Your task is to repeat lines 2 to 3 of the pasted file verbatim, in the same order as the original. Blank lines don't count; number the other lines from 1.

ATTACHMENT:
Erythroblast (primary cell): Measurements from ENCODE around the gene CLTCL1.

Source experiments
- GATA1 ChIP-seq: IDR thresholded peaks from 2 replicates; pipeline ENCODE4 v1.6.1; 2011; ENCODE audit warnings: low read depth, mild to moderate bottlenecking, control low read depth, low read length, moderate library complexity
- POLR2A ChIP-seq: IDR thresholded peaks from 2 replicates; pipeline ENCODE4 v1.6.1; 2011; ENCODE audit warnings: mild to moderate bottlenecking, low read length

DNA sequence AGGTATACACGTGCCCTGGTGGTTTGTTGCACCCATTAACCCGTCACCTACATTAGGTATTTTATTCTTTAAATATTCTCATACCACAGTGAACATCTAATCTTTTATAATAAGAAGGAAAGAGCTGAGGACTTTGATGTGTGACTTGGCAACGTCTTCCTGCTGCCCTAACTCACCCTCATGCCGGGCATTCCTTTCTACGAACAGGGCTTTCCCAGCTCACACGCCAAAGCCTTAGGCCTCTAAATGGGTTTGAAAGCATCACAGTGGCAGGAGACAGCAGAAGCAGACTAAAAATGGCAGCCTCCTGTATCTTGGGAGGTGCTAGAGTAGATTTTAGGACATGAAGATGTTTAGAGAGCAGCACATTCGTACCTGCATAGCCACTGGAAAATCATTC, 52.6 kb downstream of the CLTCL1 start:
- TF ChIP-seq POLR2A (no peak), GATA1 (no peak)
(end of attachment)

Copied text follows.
Source experiments
- GATA1 ChIP-seq: IDR thresholded peaks from 2 replicates; pipeline ENCODE4 v1.6.1; 2011; ENCODE audit warnings: low read depth, mild to moderate bottlenecking, control low read depth, low read length, moderate library complexity